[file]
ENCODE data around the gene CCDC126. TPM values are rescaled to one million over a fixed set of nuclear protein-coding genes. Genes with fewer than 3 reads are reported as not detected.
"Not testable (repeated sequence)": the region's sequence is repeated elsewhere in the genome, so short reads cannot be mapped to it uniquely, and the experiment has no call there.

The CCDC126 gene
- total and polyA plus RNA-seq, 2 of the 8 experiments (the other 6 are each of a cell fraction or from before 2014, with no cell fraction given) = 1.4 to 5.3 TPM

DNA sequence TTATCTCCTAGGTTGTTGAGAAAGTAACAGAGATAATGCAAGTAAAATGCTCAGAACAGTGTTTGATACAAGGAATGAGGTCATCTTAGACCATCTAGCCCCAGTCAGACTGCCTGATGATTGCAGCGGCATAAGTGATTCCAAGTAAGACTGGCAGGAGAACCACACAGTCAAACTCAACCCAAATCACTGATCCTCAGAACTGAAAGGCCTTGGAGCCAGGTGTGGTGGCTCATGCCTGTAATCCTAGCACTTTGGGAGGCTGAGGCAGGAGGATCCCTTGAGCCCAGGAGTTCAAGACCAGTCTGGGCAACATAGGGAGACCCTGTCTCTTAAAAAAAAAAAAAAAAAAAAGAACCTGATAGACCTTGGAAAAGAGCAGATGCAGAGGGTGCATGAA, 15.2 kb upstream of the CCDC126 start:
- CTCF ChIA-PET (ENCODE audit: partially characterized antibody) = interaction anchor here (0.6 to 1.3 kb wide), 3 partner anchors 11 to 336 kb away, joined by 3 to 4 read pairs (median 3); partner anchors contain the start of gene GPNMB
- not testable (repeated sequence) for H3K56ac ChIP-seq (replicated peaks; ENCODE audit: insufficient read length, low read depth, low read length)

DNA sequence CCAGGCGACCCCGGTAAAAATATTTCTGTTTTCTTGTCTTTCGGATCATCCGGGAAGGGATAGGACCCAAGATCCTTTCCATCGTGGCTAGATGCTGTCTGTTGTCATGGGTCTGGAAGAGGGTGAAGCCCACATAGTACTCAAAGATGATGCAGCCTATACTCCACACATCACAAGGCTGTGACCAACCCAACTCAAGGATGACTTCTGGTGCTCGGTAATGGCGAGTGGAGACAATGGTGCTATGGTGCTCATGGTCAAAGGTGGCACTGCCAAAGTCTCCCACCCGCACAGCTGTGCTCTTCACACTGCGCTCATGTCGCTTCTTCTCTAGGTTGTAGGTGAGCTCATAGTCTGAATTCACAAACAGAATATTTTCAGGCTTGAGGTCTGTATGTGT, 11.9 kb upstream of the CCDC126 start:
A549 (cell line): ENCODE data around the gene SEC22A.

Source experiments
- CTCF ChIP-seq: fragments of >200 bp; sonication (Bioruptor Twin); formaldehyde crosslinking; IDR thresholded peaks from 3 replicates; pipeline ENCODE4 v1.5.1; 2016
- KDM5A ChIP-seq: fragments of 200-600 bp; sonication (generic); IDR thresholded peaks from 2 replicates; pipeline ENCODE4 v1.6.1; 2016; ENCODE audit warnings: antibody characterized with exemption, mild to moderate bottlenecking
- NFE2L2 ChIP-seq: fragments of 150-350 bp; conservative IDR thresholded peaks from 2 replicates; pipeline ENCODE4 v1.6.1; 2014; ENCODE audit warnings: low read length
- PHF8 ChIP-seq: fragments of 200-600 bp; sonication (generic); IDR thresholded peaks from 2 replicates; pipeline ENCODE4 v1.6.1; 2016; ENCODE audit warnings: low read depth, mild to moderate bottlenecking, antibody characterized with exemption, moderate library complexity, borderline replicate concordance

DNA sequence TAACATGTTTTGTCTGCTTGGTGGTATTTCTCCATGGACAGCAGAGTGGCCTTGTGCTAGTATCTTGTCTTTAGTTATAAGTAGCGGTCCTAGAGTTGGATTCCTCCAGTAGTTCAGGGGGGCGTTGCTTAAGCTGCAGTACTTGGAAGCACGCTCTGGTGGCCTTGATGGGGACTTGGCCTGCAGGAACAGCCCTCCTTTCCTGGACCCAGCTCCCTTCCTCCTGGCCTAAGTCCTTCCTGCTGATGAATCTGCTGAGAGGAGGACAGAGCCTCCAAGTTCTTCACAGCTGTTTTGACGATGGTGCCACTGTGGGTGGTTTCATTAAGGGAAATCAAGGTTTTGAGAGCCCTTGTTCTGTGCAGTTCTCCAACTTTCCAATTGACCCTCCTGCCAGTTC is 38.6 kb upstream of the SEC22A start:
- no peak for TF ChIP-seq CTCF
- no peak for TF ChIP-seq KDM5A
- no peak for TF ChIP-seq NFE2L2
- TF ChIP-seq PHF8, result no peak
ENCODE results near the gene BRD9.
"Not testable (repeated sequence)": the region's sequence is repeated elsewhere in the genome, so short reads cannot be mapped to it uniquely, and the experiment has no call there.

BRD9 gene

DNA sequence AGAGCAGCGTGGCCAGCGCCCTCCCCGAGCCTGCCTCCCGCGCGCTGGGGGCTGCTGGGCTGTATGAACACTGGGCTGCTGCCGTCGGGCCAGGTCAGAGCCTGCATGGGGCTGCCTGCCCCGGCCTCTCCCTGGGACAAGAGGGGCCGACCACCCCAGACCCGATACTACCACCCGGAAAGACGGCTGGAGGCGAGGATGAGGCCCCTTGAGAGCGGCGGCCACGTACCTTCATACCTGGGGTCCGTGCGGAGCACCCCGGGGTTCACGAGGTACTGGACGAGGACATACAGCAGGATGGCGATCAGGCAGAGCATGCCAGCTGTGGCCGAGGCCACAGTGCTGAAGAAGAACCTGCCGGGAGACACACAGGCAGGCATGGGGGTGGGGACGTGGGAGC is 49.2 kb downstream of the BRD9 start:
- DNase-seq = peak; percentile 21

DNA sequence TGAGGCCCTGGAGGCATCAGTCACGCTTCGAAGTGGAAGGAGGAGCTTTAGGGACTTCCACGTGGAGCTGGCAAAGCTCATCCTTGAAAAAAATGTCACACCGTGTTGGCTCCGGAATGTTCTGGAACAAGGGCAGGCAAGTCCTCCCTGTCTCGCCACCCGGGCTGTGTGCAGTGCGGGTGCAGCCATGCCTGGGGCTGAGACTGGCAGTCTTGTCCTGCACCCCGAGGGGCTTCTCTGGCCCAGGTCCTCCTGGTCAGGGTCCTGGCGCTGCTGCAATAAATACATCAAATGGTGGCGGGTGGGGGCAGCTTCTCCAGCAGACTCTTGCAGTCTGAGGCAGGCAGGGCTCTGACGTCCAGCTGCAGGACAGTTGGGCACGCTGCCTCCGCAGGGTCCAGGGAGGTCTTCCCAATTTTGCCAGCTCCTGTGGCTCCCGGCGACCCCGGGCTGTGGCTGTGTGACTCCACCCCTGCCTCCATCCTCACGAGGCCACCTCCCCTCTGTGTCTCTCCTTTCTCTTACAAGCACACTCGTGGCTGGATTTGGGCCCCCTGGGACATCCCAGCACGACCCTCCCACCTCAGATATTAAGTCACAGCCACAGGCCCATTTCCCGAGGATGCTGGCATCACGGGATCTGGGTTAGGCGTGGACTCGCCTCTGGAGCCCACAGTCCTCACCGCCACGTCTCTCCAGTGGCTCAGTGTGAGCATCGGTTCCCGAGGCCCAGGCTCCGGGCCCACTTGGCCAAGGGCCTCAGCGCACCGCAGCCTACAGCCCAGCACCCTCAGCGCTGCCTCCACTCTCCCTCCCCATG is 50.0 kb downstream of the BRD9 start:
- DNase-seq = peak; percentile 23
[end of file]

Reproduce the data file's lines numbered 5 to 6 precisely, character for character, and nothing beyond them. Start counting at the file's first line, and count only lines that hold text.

DNA sequence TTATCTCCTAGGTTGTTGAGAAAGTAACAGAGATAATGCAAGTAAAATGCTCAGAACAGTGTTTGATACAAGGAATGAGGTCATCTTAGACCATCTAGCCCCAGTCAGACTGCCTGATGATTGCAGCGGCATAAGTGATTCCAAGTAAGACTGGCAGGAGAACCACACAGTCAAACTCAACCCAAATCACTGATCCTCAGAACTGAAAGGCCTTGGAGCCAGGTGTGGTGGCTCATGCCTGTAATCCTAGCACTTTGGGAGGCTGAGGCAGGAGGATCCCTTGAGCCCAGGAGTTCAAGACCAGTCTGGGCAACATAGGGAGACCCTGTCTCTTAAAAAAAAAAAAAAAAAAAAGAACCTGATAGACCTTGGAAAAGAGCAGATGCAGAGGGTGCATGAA, 15.2 kb upstream of the CCDC126 start:
- CTCF ChIA-PET (ENCODE audit: partially characterized antibody) = interaction anchor here (0.6 to 1.3 kb wide), 3 partner anchors 11 to 336 kb away, joined by 3 to 4 read pairs (median 3); partner anchors contain the start of gene GPNMB